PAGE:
P. aurea has a great power for vegetative dispersion due to its leptomorphic rhizomes and to its diverse applications, such as in the construction of fences, handicrafts, for soil erosion control and also as energy source (PASTORE et al., 2012). Small plantations of this exotic species can be found in Brazil in southern Bahia, Minas Gerais, Paraná, Rio de Janeiro and at São Paulo States (OLIVEIRA et al., 2009). Only two scientific studies evaluating its culm for energy purpose have been reported (ARAGÓN-GARITA et al., 2016; TENORIO et al., 2015), both indicating its potential for energy application. The application of bamboo for energy purposes has been increasing gradually over the years. However, the lack of technical and scientific knowledge of bamboo species, mainly information on its use, has limited the development of this bamboo for energy purposes (SANTOS et al., 2016). Thus, in order to minimize the lack of information and encourage bamboo cultivation; Law 12,484 of 2011 was created (BRASIL, 2011), establishing the National Incentive Management Policy and the Cultivation of Bamboo (Política Nacional de Incentivo ao Manejo e ao Cultivo do Bambu – PNMCB), with the objective of developing bamboo cultivation in Brazil.
The evaluation parameters of biomass and charcoal (proximate analysis, calorific value, basic, apparent relative and energy densities, gravimetric yield), as well as of briquettes (bulk and energy densities, expansion, durability and mechanical resistance) are commonly used to determine the energy potential in several scientific studies (ANDRADE et al., 2015; DIAS JÚNIOR et al., 2016; SANTOS et al., 2016; SETTE JÚNIOR. et al., 2016; THABUOT et al., 2015). These parameters are fundamental to select which biomass can be used for the various applications, either for steel production or for direct burning (BALDUINO JÚNIOR. et al., 2016).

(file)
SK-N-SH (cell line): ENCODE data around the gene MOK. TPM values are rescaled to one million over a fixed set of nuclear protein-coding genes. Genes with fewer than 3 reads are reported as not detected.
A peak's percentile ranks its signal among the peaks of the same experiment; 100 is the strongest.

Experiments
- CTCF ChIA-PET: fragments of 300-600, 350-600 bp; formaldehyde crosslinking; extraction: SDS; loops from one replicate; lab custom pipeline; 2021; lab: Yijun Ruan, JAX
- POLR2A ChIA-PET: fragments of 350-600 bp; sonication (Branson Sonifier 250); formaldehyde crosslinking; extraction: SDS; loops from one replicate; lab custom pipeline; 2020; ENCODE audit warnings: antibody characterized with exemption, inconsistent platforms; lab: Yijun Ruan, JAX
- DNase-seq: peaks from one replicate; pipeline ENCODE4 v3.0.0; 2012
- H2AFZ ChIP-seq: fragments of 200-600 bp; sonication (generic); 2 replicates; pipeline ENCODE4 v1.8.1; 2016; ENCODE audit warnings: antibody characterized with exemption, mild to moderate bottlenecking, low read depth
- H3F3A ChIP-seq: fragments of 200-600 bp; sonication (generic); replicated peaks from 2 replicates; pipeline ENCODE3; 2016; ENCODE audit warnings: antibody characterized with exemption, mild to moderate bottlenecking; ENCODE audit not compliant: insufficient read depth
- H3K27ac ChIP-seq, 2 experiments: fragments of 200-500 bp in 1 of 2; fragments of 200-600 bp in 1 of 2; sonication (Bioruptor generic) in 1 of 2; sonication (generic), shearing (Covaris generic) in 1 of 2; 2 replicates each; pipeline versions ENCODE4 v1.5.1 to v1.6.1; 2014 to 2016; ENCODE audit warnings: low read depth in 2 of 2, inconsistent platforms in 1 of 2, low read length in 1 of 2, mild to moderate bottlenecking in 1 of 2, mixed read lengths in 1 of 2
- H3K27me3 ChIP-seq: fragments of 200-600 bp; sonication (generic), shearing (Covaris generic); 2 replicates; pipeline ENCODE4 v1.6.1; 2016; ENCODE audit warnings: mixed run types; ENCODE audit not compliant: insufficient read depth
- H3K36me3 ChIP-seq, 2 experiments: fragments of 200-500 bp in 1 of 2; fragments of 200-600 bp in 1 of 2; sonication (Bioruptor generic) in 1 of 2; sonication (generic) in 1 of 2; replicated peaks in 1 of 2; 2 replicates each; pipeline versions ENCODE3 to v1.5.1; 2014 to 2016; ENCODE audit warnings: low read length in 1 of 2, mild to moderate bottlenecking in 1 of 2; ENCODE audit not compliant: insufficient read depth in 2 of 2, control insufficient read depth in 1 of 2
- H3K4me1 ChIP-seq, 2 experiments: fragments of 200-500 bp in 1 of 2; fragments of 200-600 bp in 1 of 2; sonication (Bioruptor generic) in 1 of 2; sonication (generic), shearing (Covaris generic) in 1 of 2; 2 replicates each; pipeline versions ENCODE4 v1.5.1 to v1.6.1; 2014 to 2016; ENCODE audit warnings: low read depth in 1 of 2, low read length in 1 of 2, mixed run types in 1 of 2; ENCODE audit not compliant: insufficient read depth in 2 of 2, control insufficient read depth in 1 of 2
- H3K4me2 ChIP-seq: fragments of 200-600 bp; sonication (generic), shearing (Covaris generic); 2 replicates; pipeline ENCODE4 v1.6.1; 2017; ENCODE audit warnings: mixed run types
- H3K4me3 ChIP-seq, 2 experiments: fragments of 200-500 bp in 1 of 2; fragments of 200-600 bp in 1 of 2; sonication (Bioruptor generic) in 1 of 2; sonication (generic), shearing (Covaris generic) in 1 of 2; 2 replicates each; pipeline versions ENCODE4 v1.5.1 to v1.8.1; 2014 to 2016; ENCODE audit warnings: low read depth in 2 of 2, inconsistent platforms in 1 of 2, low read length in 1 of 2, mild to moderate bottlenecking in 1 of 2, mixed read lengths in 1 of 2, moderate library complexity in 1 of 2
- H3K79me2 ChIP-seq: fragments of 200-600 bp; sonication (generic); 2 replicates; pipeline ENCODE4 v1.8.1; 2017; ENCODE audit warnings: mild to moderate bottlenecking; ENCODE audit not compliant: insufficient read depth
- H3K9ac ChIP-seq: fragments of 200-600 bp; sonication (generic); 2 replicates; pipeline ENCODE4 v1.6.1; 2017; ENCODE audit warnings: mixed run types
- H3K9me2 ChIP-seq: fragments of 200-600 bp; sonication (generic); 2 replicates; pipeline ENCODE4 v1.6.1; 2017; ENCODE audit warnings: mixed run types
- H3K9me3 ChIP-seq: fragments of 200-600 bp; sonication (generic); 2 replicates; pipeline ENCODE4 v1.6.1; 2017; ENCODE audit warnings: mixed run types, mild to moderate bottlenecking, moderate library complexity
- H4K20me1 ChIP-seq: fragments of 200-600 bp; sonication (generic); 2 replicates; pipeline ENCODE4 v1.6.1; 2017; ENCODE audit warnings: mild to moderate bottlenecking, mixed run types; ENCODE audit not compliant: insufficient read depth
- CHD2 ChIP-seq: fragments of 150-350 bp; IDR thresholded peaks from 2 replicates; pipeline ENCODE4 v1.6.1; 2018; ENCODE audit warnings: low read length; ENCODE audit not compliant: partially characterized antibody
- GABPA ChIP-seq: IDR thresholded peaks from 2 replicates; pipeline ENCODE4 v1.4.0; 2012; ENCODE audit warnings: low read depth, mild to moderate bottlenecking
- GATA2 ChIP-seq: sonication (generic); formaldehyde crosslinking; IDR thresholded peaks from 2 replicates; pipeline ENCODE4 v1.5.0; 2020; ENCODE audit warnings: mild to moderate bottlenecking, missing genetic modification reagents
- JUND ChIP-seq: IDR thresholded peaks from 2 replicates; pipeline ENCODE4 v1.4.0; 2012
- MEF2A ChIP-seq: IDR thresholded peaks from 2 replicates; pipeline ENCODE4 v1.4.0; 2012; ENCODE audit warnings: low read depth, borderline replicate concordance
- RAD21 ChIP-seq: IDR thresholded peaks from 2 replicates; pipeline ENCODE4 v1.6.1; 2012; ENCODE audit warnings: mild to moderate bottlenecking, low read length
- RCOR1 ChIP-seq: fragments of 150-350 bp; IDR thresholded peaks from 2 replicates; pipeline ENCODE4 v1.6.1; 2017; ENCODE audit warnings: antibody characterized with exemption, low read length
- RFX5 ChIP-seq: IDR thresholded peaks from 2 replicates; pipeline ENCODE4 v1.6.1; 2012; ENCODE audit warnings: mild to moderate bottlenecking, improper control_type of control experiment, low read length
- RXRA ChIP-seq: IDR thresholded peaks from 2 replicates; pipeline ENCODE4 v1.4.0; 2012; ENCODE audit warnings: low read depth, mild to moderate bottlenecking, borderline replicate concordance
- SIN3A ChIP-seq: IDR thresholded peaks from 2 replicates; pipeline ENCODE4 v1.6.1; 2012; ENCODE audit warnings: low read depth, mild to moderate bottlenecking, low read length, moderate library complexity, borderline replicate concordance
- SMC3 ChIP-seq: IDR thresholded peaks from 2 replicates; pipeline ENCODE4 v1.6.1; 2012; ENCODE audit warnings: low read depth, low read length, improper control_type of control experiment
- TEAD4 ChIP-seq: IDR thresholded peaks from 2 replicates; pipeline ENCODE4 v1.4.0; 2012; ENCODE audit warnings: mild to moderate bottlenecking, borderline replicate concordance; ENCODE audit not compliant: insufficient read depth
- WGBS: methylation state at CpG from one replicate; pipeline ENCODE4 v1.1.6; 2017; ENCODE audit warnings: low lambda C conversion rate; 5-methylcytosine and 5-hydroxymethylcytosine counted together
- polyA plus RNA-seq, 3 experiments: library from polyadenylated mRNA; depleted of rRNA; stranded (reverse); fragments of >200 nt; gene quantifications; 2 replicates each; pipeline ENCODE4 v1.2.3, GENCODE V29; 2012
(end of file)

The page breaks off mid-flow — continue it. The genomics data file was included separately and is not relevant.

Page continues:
The parameters of biomass, charcoal and briquettes have indicated, for different materials, the differences between the products, with emphasis on the increase of the carbon content and calorific value in the biomass after the pyrolysis and the mass and energy densities in the biomass after compaction into pellets or briquettes (ARRANZ et al., 2015; LIU et al., 2014a; MIRANDA et al., 2015). Thus the production of charcoal and briquettes improves the energy and physical-mechanicals characteristics of "in natura" biomass.